Maoist Terrorists Blamed For Deadly Suzuki Riots

Bertel Schmitt
by Bertel Schmitt

A month after the deadly riots at Suzuki’s Manesar factory in India, Maoist extremists are being blamed for the insurrection. Maruti Suzuki Chairman R.C. Bhargava told The Nikkei [sub] that “left-wing extremists pushed the factory workers to riot.”

Bhargava refused to identify the group by name, but the Nikkei connects the readily available dots:

“He was likely referring to the Communist Party of India (Maoist), a rebel group founded in 1967 in the state of West Bengal, in eastern India. It aims to encourage a peasant uprising as part of its efforts to undermine the Indian government.”

Maoists, or “Naxalites” as they are sometimes called, are behind a series of deadly attacks in India. The group, estimated to have more than 20,000 members, is particularly strong in poor rural areas on India. In some parts of India, Maoist have set up parallel governments, collecting “taxes” from the rich and giving food to the poor, The Times of India says. Recently, the group started trying to establish ties with people in labor unions in urban areas, The Nikkei learned. The Tokyo wire continues:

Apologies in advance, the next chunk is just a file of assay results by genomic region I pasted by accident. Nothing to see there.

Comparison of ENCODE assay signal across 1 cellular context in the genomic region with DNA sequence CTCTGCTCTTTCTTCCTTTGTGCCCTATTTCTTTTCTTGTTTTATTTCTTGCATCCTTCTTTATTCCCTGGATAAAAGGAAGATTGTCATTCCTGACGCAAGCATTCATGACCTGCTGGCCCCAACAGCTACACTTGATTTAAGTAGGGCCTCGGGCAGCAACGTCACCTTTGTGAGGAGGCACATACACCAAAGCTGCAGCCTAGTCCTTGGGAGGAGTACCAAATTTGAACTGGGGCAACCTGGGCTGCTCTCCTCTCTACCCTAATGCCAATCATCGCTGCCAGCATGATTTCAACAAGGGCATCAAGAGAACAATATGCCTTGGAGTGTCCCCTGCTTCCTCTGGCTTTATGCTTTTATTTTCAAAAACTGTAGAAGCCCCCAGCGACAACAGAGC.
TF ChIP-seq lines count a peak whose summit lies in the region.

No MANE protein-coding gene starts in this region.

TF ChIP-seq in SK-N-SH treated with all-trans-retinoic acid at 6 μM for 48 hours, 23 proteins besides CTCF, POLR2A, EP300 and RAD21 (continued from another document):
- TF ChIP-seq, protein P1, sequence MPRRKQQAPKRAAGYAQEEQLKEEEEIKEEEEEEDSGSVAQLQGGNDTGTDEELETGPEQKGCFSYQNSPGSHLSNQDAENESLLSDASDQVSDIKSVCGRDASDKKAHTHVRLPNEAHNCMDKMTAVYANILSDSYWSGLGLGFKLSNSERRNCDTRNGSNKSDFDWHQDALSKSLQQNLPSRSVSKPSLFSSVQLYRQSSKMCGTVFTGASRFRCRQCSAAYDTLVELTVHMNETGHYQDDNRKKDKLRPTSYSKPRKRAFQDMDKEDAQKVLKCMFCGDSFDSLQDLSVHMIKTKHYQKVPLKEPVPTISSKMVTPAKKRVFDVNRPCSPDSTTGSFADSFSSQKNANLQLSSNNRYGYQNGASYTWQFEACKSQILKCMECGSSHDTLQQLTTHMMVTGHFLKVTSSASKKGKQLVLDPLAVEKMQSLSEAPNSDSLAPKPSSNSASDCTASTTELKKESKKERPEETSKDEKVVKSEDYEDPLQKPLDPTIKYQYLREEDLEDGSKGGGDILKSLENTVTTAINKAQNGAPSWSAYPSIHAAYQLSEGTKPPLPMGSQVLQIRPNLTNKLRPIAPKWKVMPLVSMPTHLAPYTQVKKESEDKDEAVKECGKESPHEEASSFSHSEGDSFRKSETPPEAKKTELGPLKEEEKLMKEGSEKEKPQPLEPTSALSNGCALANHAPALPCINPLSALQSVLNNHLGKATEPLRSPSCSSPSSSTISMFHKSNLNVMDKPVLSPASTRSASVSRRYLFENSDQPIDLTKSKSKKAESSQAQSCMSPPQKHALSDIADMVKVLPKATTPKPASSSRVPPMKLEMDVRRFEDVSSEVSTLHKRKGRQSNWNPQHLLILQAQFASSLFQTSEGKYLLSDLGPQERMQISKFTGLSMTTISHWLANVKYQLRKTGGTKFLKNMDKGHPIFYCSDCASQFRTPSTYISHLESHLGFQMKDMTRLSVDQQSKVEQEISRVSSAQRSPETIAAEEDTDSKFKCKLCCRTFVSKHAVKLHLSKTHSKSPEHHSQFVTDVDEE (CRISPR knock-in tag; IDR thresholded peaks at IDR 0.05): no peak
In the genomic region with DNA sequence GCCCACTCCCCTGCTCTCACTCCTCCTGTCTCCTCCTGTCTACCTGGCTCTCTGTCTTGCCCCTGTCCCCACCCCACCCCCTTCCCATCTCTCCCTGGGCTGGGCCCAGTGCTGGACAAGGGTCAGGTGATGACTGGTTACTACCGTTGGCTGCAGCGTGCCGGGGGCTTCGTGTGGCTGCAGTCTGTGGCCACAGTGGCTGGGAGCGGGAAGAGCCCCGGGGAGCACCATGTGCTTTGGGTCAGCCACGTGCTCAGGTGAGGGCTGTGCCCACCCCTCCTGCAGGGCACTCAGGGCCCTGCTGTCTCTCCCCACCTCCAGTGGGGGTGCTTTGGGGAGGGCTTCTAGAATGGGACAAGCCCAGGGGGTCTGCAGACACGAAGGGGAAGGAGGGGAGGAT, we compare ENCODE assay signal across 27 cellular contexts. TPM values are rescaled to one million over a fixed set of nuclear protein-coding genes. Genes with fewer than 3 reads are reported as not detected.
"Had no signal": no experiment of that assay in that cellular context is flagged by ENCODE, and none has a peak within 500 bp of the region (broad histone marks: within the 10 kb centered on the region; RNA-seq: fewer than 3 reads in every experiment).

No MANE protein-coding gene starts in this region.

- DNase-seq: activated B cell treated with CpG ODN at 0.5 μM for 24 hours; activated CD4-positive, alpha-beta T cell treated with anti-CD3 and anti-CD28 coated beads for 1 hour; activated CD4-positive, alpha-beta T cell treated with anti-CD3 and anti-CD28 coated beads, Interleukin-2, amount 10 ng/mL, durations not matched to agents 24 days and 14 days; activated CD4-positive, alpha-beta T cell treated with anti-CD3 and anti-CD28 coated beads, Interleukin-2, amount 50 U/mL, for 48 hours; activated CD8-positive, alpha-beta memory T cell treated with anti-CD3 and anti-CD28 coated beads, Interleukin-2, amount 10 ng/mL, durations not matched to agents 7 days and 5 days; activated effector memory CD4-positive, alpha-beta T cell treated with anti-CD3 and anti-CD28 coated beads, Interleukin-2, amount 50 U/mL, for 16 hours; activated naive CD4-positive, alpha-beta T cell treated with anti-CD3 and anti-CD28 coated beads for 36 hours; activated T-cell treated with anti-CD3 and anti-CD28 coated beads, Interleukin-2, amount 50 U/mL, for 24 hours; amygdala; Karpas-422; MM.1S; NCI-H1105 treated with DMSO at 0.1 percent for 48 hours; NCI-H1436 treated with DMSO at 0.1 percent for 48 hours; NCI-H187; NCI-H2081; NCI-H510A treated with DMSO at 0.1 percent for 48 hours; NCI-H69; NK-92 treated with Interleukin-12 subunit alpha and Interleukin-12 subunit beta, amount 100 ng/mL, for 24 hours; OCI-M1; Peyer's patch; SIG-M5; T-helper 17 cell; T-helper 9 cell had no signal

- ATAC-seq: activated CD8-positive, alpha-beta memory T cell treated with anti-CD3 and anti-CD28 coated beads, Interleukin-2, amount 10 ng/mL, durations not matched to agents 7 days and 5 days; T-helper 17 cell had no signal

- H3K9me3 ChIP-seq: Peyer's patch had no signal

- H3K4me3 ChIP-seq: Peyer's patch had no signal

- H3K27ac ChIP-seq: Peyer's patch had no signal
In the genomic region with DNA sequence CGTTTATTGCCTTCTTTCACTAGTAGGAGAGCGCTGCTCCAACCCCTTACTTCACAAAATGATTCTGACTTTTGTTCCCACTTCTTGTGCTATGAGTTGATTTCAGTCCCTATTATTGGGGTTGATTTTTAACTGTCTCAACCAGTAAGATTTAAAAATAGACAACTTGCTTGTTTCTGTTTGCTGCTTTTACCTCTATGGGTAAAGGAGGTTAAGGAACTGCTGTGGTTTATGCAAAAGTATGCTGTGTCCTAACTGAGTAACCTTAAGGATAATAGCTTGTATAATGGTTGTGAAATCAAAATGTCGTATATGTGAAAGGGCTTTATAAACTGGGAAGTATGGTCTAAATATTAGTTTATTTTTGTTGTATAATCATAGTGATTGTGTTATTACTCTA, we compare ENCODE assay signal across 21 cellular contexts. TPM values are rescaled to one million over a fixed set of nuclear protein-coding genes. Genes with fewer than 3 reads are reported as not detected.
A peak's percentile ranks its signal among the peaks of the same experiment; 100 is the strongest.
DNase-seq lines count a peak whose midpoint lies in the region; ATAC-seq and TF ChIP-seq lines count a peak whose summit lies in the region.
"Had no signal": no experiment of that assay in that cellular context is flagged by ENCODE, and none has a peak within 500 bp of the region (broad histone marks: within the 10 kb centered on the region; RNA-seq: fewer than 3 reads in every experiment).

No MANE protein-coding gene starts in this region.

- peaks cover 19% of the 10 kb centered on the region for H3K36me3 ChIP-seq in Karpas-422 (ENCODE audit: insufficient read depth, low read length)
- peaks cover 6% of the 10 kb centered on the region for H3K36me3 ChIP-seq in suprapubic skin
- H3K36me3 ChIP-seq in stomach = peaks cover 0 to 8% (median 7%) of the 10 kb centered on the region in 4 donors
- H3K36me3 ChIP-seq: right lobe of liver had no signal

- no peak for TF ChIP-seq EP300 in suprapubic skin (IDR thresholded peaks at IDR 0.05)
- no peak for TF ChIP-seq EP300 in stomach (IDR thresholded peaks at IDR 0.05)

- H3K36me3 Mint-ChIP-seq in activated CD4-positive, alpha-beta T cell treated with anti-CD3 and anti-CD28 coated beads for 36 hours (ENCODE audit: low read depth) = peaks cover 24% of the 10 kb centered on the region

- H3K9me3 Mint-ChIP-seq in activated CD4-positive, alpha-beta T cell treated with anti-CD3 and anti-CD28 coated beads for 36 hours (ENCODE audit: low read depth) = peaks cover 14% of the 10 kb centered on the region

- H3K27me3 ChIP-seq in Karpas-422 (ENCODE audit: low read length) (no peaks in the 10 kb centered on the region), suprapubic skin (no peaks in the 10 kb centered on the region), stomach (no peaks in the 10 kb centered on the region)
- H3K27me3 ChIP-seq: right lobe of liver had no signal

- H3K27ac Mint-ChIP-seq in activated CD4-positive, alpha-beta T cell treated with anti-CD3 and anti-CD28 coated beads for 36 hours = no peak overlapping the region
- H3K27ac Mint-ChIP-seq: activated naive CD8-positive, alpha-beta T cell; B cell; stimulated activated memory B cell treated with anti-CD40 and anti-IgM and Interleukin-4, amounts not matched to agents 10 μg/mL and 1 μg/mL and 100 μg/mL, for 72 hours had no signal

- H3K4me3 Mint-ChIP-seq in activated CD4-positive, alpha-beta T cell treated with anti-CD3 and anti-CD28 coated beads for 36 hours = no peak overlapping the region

“Foreign companies are an ideal target for anti-capitalist Maoists. Some have theorized that the group’s members may be disguising themselves as union members at such firms.”

The Maoist angle has come up several times in the last weeks, some right after the attack. The government promised a thorough investigation.

Chairman Bhargava renewed these claims, saying hat a small group of factory workers, under the influence of leftist, anti-capitalist extremists, planned the riot to plunge the factory into turmoil. So far, they succeeded. The plant remains shuttered indefinitely, despite occasional rumors of an impending re-opening, usually spread by interested union sources.

Bertel Schmitt
Bertel Schmitt

Bertel Schmitt comes back to journalism after taking a 35 year break in advertising and marketing. He ran and owned advertising agencies in Duesseldorf, Germany, and New York City. Volkswagen A.G. was Bertel's most important corporate account. Schmitt's advertising and marketing career touched many corners of the industry with a special focus on automotive products and services. Since 2004, he lives in Japan and China with his wife <a href="http://www.tomokoandbertel.com"> Tomoko </a>. Bertel Schmitt is a founding board member of the <a href="http://www.offshoresuperseries.com"> Offshore Super Series </a>, an American offshore powerboat racing organization. He is co-owner of the racing team Typhoon.

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  • El scotto El scotto on Aug 14, 2012

    Look up "Shining Path" in Peru for more information on Maoists.

  • CJinSD CJinSD on Aug 14, 2012

    “Foreign companies are an ideal target for anti-capitalist Maoists. Some have theorized that the group’s members may be disguising themselves as union members at such firms.” Talk about hiding in plain sight.

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